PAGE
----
Rabid foxes found in Washoe Valley
November 7, 2002
Two foxes captured in west Washoe Valley tested positive for rabies this week, and officials are urging people to get their dogs and cats vaccinated against the disease.
Horse owners are urged to consult with a veterinarian.
One of the foxes was captured on Friday and the other on Monday near Bowers Mansion, said Cass Luke, spokeswoman for Washoe County’s District Health Department.
“We see some rabies routinely in bats, but to see it in wildlife that run around ranches is a little disconcerting,” said Carson City veterinarian Dr. Woodrow Allen.
“It would behoove people in outlying areas, those in contact with coyotes and foxes, to vaccinate any warm-blooded animals they own.”
He said a rabid animal will occasionally look like the common depiction, snarling and drooling, but in many cases infected animals will act timid and slink off. He urged anyone finding an animal in this state to leave them alone.
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“If they’re approached and cornered, they will bite,” he said.
Animals infected with the virus live only 10 days, and all dead animals found in the wild or otherwise are suspect, Allen said.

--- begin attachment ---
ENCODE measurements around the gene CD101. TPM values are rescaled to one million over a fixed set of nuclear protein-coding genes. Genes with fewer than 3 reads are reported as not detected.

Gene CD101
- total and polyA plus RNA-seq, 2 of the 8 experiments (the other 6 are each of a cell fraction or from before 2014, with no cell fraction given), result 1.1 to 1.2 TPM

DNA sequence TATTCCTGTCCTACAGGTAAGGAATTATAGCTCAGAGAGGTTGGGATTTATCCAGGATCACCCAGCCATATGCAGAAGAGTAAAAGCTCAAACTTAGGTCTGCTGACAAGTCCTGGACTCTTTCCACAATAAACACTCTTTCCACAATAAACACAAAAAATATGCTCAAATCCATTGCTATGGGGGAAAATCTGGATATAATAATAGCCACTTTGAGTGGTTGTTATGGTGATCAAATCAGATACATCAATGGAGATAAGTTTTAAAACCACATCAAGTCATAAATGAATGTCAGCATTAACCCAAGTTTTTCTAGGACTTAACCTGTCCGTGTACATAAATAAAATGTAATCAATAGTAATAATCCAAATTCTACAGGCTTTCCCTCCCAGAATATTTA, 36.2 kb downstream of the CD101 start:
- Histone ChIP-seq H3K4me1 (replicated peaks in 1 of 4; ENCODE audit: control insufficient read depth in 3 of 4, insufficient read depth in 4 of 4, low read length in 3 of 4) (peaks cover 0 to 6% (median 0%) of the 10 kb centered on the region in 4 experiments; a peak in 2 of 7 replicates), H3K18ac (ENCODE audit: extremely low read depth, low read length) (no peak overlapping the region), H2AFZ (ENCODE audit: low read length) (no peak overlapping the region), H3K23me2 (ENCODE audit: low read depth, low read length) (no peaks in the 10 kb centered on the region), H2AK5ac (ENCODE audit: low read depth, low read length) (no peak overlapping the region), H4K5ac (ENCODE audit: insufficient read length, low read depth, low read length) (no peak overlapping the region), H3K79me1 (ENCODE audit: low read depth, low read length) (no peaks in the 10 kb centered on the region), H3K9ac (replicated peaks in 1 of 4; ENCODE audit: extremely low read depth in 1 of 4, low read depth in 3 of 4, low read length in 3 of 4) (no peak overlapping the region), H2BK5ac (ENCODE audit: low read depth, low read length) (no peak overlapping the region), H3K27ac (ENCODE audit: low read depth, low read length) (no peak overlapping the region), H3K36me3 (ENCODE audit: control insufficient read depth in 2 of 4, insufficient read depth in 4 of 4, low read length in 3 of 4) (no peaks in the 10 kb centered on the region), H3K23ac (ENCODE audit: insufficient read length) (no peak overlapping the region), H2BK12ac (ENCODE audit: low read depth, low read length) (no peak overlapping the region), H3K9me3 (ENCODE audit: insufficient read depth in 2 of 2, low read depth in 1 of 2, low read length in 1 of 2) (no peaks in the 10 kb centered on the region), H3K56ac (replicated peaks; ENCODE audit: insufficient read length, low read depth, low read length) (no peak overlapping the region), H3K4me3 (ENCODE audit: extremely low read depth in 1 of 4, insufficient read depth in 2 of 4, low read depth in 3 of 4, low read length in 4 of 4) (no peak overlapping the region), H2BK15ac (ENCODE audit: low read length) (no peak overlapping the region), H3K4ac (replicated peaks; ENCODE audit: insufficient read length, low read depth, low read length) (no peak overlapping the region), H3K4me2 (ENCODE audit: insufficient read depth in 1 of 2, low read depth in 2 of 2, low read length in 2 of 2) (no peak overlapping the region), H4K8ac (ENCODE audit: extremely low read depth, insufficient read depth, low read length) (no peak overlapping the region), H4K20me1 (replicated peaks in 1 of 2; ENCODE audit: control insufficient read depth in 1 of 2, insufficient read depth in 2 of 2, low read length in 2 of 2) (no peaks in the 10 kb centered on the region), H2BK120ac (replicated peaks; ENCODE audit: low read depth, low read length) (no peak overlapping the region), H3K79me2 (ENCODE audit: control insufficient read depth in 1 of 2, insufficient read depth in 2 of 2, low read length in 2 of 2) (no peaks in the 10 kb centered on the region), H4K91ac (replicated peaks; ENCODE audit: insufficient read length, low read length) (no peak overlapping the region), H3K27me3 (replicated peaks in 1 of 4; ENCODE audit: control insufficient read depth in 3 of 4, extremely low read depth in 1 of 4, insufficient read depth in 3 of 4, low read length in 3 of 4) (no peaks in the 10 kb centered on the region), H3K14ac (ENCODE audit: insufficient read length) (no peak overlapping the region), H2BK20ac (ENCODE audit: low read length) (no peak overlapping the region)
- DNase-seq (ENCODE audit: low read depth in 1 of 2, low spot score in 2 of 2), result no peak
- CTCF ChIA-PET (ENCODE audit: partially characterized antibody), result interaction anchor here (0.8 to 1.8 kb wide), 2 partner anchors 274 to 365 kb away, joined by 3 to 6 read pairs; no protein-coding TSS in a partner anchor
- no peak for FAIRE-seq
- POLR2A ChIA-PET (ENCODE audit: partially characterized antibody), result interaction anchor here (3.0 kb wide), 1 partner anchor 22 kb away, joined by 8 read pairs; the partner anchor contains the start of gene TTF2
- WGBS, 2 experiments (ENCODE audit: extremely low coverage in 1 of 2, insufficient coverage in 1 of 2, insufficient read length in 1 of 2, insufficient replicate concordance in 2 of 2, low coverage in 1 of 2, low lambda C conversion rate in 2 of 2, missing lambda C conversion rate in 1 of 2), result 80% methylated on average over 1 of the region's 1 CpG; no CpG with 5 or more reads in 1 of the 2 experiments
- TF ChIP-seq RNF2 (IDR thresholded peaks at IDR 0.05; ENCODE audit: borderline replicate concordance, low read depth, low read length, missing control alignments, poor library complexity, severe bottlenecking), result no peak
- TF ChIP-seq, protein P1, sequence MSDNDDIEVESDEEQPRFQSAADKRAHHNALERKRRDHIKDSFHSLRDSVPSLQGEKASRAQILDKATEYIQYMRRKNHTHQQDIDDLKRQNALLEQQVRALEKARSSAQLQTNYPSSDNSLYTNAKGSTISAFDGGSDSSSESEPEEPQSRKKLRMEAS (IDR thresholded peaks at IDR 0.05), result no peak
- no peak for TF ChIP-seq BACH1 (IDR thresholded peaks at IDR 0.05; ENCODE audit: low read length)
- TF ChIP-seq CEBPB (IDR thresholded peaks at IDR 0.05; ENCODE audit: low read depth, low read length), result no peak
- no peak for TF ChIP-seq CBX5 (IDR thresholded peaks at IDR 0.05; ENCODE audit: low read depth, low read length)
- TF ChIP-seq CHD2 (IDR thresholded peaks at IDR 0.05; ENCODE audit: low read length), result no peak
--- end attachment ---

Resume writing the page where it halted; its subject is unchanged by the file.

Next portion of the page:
The U.S. Wildlife Service is collecting other animals in Washoe Valley for testing and the public is urged to be alert for any strange behavior in coyotes, skunks or foxes.
“They’re looking for animals that are ill,” Luke said. “They’re not picking up all the animals they find.”
Those exhibiting symptoms will be euthanized. Samples of their brain tissue will be sent to the national Centers for Disease Control and Prevention in Atlanta, Ga., for examination.
Any animal exhibiting suspicious behavior should be reported to Washoe District Health at 328-2434, or to local animal control.
The animal should not be brought to the health department.
Transmission begins when infected saliva from a host is passed to an uninfected animal, the most common mode of transmission through a bite from an infected host.
According to officials at the centers, the rabies virus causes an acute encephalitis in all warm-blooded hosts, including humans. The outcome is usually fatal.
In the United States, several distinct rabies virus variants have been identified in raccoons, skunks, foxes and coyotes. Several species of insect-eating bats are also reservoirs for rabies, officials said.
To report a suspected rabid animal, call Washoe District Health at 328-2434 or a local Animal Control office.